So, whilst the deficit reduction strategy of the UK government runs into the not entirely unexpected collapse in economic growth, a fierce rearguard action is being organized to abolish the 50% tax rate for high earners introduced by Gordon Brown.
Perhaps the best comment on this is from Newsthump, the satirical web paper: '50% tax rate damages people who pay 50% tax rate, say people who pay 50% tax rate'. But beyond the obvious self-interest at play in these demands, it's worth examining just what is so bad about the 50% tax rate.
First, there is a bunch of evidence that the tax take has gone up as a result of this (estimates suggest it will raise £12.5 billion more over five years). £12.5 billion does not eliminate the deficit on its own, but it's not small change.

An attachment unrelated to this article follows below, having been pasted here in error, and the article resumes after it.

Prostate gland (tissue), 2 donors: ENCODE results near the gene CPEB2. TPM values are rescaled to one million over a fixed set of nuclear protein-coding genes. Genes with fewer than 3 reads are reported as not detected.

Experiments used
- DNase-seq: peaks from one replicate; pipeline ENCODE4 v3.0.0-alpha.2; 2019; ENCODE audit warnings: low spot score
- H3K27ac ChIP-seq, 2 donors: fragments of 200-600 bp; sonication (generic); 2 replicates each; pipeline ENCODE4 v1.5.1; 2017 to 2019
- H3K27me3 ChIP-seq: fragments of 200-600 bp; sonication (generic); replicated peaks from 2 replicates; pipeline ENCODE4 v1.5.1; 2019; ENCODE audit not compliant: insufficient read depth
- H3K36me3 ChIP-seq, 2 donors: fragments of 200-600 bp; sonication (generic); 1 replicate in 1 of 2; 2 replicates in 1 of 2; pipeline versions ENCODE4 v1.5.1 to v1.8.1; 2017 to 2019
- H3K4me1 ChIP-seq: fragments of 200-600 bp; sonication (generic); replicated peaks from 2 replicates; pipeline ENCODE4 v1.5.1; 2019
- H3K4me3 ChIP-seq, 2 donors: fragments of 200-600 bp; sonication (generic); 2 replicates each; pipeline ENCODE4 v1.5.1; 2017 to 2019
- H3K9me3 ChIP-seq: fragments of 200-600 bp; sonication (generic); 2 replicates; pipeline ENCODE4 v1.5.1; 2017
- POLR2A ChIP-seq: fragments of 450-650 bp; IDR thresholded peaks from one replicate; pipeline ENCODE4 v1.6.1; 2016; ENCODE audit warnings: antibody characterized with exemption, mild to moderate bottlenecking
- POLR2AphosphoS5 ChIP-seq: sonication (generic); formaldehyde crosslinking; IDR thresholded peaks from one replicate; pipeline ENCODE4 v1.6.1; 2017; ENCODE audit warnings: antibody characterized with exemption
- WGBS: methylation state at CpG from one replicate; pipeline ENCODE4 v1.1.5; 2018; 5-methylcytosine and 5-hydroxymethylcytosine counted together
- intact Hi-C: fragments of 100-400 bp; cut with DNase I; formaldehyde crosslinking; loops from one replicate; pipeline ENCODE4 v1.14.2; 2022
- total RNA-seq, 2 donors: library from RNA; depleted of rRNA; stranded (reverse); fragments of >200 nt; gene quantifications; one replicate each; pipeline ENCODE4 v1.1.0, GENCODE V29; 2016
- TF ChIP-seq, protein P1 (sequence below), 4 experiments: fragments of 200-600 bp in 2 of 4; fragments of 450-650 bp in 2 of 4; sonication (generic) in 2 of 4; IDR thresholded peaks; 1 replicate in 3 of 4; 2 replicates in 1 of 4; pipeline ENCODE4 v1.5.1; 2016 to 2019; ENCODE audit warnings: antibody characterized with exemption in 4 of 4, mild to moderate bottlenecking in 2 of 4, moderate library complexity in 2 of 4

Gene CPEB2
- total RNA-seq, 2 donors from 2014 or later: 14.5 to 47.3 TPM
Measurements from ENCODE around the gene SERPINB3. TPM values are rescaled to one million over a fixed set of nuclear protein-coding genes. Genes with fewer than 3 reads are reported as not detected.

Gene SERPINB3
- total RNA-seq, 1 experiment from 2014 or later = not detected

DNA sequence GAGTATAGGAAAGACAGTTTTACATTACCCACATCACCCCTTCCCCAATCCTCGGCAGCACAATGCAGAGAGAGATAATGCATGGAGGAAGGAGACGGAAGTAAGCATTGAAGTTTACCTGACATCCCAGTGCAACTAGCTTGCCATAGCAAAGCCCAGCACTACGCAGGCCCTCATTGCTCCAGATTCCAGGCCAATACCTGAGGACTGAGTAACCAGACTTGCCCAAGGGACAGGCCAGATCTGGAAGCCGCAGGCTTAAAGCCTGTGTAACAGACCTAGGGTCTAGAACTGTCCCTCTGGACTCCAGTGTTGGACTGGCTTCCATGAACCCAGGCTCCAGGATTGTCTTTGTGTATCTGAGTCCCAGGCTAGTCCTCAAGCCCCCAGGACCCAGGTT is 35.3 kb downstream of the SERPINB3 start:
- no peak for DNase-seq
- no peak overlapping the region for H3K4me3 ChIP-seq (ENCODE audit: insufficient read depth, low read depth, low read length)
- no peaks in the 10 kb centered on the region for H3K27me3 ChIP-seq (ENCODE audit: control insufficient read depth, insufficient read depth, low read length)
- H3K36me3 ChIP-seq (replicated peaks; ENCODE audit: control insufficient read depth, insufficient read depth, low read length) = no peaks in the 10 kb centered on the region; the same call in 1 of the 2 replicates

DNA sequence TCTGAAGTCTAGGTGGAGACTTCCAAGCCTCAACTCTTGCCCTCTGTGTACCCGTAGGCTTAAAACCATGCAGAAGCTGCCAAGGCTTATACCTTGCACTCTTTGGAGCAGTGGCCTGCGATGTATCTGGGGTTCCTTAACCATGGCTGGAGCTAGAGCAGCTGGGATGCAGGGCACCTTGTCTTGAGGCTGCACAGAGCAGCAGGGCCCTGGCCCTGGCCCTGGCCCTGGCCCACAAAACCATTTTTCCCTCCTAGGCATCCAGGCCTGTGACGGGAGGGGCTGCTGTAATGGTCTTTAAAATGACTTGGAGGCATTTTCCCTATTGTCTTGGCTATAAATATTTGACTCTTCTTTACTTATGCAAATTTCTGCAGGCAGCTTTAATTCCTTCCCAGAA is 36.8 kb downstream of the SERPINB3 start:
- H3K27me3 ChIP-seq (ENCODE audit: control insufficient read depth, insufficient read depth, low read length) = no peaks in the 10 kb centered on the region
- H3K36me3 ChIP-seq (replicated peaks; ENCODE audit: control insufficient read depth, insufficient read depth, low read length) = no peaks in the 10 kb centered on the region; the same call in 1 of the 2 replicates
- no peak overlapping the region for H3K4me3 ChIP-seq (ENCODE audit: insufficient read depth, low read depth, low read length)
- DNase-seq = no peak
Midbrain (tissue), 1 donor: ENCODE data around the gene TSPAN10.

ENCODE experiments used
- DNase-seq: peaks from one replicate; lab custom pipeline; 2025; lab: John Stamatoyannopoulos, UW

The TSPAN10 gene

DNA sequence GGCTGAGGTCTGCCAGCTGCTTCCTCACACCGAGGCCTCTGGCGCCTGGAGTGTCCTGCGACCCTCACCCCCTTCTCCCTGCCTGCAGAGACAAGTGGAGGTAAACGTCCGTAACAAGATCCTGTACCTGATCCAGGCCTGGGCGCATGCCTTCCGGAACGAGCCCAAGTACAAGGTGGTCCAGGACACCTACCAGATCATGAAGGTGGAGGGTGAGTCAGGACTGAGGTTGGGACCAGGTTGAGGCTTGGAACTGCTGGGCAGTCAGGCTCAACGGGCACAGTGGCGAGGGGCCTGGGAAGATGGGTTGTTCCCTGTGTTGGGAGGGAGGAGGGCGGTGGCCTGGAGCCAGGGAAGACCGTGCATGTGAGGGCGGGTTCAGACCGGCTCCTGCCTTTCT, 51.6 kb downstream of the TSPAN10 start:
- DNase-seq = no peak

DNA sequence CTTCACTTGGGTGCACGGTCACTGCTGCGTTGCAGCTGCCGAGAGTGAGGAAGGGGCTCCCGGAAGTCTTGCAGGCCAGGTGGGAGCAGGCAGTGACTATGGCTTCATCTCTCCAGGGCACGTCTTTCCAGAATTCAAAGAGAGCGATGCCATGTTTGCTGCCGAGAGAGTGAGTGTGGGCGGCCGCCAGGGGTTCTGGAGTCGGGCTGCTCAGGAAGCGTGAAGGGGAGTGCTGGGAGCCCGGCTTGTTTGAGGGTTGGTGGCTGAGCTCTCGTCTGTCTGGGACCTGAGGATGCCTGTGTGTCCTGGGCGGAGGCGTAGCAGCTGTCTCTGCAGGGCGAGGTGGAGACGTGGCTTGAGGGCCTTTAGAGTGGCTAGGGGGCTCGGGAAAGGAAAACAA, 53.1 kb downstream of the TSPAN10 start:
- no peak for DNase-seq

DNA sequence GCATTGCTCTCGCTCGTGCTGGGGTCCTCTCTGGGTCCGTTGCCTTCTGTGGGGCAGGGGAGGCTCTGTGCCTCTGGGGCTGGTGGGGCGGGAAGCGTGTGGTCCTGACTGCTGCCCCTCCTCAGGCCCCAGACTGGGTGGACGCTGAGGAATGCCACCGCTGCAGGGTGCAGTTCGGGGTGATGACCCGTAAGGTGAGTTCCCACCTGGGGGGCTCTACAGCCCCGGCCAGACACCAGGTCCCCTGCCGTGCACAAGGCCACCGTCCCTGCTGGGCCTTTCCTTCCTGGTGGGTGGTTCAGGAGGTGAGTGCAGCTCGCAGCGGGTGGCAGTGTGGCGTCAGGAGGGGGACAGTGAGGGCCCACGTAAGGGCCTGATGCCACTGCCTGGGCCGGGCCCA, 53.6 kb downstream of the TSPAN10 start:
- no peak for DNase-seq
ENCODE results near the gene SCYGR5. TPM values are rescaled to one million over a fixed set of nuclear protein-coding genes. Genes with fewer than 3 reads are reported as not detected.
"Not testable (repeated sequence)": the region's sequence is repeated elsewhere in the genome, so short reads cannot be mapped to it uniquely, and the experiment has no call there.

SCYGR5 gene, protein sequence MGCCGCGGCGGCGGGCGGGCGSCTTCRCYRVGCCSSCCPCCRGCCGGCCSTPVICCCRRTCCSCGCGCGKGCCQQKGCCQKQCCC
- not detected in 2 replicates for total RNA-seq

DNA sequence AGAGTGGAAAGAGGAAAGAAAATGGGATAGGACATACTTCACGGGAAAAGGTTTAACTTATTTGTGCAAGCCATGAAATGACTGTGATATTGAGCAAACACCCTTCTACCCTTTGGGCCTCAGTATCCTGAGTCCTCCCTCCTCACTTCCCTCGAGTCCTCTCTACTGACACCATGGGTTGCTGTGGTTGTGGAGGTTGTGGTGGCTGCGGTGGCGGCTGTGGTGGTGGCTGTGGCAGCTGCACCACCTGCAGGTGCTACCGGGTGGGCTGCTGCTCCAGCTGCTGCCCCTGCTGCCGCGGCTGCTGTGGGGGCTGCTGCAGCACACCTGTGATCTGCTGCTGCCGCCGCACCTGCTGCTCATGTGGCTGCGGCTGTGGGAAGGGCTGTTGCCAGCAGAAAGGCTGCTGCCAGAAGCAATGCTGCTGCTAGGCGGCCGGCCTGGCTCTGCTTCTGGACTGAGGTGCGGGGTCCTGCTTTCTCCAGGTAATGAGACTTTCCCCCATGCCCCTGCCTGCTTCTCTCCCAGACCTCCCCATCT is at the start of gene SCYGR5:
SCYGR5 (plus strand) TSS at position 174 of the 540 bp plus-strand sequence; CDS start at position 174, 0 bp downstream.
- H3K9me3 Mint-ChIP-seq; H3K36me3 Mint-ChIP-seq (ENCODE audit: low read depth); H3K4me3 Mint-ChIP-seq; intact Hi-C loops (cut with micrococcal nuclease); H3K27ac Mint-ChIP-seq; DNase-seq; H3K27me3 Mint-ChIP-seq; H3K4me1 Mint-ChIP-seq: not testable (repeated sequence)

Second, are we sure that we really don't want high earners to leave? The damaging effects on the economy would stem from disinvestment, or the providers of valuable services no longer providing them here. But so much of this money is rent-seeking that I'm not that sure these effects would be so terrible.
Third, if we accept that the highest paid will leave the moment we tax them a little more, then we may as well give up on the idea of a cohesive society - so much income is now concentrated in few hands that failure to tax that income properly leads to extremely disruptive social divisions. We've seen a bit of that recently.
In any case, what's striking here is that various western countries have recently seen their highest paid citizens arguing that they should pay more tax. Britain's wealthy, it seems, are entirely free of this kind of social responsibility.